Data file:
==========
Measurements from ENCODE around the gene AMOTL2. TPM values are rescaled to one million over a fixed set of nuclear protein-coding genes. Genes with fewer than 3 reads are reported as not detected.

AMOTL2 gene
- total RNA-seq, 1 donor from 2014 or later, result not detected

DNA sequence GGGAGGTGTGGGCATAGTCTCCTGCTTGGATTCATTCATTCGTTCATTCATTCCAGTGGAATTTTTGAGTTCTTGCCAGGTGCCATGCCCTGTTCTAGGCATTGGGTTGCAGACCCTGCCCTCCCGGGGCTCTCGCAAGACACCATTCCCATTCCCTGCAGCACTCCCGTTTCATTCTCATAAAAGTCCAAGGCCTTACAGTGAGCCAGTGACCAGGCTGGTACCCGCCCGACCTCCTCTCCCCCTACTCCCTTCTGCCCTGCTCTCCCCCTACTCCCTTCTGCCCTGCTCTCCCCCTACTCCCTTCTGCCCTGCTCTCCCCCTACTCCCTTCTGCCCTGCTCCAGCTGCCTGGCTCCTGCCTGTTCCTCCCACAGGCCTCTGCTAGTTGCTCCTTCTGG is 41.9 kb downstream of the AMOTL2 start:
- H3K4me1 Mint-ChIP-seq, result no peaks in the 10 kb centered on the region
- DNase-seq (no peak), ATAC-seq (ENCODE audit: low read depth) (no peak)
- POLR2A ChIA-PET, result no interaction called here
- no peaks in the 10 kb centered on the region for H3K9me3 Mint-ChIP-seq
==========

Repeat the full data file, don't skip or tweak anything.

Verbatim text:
Measurements from ENCODE around the gene AMOTL2. TPM values are rescaled to one million over a fixed set of nuclear protein-coding genes. Genes with fewer than 3 reads are reported as not detected.

AMOTL2 gene
- total RNA-seq, 1 donor from 2014 or later, result not detected

DNA sequence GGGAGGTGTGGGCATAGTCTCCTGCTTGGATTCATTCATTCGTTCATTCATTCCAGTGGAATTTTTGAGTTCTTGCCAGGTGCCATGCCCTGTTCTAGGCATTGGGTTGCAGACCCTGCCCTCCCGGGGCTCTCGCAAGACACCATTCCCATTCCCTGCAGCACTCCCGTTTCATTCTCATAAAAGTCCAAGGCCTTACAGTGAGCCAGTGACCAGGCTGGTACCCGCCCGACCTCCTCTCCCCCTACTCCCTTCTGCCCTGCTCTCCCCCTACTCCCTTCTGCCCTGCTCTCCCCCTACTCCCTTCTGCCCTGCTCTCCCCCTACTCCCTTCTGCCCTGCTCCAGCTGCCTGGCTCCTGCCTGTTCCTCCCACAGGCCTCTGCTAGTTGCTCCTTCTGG is 41.9 kb downstream of the AMOTL2 start:
- H3K4me1 Mint-ChIP-seq, result no peaks in the 10 kb centered on the region
- DNase-seq (no peak), ATAC-seq (ENCODE audit: low read depth) (no peak)
- POLR2A ChIA-PET, result no interaction called here
- no peaks in the 10 kb centered on the region for H3K9me3 Mint-ChIP-seq